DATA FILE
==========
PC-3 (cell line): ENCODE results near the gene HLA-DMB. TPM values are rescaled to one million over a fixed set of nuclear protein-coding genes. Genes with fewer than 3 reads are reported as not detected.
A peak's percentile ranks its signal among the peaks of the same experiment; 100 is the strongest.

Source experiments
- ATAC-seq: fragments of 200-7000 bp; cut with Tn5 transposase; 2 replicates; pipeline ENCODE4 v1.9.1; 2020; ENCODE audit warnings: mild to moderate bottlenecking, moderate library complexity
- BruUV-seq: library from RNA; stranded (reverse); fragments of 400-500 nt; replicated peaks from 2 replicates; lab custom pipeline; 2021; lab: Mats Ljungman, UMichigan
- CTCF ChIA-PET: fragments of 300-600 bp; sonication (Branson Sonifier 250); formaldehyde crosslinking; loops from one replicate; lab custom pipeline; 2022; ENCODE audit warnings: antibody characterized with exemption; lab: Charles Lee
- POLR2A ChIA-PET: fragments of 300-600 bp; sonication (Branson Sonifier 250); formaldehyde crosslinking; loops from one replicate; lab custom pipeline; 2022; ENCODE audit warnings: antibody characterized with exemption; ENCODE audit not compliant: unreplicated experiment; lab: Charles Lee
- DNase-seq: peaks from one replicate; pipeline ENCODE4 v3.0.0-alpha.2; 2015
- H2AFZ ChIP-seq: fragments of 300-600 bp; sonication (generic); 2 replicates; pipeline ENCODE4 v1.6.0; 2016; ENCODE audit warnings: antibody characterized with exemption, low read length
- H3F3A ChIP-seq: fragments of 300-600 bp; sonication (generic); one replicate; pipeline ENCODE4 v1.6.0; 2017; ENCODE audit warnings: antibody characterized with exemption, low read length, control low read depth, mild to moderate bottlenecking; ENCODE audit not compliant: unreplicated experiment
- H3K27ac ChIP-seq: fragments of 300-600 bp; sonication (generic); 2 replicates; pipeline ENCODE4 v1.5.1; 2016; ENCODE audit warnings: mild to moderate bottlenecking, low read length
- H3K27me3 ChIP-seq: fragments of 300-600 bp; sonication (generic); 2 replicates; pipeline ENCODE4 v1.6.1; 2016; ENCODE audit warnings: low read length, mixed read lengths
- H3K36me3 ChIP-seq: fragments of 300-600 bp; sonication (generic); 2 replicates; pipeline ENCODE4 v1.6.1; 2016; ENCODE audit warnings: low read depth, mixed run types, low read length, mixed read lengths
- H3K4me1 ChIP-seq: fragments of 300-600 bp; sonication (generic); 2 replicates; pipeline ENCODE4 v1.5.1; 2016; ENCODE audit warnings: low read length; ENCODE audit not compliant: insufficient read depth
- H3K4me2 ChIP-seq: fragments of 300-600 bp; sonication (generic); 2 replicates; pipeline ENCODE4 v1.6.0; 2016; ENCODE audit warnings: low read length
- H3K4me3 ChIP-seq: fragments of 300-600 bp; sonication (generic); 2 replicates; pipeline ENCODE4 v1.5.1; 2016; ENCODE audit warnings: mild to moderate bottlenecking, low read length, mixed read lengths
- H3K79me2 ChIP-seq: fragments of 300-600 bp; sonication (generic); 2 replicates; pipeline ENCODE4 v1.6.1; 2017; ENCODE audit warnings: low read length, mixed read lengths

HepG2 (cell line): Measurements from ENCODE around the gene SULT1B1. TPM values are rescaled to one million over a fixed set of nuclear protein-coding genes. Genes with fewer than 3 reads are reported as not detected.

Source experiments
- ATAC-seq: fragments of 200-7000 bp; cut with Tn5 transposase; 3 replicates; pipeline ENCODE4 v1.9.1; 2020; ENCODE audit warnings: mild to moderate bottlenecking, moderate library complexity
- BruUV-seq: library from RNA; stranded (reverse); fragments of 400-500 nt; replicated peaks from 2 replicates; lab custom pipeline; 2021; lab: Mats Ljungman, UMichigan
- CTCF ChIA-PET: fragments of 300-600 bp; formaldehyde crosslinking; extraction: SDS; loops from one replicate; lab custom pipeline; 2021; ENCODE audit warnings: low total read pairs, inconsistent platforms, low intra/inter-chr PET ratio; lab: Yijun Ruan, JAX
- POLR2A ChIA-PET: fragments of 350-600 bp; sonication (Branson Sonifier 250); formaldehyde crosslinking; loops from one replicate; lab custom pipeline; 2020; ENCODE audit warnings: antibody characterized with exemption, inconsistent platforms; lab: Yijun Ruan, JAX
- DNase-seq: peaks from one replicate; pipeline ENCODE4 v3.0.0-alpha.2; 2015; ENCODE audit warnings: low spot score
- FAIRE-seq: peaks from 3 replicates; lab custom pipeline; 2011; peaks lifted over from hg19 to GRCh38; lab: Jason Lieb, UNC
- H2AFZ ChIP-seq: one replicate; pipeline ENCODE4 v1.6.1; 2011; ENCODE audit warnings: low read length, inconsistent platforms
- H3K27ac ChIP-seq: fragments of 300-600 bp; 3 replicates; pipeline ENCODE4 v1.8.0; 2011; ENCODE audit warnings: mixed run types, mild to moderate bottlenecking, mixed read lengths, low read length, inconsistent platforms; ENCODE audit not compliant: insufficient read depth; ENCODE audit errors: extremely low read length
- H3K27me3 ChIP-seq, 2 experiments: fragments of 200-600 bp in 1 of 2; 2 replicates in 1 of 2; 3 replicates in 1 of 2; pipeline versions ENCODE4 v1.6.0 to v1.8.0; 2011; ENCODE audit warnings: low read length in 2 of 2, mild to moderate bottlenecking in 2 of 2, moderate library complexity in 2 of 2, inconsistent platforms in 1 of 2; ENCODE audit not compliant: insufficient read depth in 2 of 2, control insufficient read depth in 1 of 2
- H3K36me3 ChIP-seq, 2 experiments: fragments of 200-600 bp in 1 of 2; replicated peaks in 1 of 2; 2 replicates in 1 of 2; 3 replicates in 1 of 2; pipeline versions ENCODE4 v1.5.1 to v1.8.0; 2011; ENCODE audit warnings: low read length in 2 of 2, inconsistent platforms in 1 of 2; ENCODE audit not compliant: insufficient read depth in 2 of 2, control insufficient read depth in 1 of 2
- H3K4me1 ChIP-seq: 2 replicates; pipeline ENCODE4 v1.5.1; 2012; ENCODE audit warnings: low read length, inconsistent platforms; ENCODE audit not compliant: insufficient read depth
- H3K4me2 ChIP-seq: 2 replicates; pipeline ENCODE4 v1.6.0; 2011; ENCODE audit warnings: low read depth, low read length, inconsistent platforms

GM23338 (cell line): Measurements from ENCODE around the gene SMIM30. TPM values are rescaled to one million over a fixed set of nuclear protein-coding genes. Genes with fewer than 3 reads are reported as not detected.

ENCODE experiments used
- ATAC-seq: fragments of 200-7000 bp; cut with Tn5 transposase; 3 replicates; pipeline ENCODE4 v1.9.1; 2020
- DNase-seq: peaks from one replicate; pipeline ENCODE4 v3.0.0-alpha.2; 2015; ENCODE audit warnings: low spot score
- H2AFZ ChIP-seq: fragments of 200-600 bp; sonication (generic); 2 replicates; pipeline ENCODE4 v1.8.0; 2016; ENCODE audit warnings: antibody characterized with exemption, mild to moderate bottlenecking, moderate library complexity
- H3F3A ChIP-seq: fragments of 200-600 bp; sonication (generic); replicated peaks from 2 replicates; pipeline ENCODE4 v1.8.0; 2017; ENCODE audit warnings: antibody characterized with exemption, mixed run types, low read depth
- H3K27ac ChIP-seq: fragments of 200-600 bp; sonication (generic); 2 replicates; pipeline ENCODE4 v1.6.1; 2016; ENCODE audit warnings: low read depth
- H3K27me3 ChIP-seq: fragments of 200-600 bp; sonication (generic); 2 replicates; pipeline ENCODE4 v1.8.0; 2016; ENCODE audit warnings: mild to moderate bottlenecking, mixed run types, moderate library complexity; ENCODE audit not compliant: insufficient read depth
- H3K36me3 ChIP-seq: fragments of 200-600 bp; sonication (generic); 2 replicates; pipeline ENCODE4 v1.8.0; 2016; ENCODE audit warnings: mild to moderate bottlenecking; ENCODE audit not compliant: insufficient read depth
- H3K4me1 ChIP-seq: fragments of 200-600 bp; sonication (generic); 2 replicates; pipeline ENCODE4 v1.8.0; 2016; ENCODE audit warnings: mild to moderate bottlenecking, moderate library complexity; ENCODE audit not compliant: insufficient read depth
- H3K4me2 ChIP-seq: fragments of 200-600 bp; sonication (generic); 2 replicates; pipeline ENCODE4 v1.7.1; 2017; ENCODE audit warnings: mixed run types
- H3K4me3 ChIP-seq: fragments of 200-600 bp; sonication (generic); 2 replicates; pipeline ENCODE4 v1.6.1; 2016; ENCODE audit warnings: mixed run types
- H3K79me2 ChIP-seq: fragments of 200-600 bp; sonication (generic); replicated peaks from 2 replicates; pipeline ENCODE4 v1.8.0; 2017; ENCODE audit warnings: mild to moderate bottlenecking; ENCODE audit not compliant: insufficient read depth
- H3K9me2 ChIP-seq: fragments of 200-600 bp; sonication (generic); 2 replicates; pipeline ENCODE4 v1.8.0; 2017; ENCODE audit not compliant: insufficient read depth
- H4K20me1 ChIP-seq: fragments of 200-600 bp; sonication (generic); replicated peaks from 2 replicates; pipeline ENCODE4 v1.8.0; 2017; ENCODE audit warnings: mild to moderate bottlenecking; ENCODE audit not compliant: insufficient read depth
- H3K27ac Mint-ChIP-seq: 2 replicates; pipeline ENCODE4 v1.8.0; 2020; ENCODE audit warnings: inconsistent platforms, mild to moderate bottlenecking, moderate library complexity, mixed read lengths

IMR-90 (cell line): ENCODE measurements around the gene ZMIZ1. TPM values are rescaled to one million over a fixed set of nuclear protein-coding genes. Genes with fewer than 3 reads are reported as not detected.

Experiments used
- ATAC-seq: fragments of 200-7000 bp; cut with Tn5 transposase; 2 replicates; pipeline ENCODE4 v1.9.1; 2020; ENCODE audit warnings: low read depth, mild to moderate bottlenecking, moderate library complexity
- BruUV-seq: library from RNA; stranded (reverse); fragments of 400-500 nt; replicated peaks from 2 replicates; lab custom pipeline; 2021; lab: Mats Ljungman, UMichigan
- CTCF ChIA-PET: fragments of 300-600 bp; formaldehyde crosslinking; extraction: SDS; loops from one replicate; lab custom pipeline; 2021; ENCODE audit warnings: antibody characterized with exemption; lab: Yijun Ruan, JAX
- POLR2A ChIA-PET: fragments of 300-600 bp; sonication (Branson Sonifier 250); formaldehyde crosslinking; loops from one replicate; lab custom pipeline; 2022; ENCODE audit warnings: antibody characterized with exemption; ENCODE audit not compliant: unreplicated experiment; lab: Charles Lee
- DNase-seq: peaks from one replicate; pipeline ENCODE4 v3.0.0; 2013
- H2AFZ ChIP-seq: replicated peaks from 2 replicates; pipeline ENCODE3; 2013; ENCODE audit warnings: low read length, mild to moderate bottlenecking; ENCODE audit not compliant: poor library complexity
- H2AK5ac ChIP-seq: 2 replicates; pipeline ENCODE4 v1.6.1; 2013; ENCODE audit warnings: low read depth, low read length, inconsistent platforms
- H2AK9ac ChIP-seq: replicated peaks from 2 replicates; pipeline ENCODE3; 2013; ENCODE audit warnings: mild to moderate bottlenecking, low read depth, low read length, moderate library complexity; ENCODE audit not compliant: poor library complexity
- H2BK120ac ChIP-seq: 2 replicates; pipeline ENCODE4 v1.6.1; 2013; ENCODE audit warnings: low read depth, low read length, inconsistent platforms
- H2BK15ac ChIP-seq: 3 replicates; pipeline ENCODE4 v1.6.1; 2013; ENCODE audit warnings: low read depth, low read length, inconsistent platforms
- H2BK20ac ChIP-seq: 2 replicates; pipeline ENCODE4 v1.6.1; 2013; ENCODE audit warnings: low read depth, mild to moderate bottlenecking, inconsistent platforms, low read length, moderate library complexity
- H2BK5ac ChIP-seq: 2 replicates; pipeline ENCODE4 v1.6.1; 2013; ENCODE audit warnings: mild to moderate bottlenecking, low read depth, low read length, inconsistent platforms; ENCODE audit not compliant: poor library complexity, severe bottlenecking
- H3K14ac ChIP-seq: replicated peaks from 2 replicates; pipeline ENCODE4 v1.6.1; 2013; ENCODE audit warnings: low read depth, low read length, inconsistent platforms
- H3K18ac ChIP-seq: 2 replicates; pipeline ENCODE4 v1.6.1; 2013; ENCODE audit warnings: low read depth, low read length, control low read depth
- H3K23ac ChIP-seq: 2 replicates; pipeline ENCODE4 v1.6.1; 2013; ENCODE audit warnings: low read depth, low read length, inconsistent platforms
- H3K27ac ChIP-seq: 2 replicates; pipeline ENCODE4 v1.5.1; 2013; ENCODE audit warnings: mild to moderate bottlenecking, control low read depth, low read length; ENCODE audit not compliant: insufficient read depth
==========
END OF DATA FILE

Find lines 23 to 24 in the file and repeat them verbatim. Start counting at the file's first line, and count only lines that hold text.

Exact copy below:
- POLR2A ChIA-PET: fragments of 350-600 bp; sonication (Branson Sonifier 250); formaldehyde crosslinking; loops from one replicate; lab custom pipeline; 2020; ENCODE audit warnings: antibody characterized with exemption, inconsistent platforms; lab: Yijun Ruan, JAX
- DNase-seq: peaks from one replicate; pipeline ENCODE4 v3.0.0-alpha.2; 2015; ENCODE audit warnings: low spot score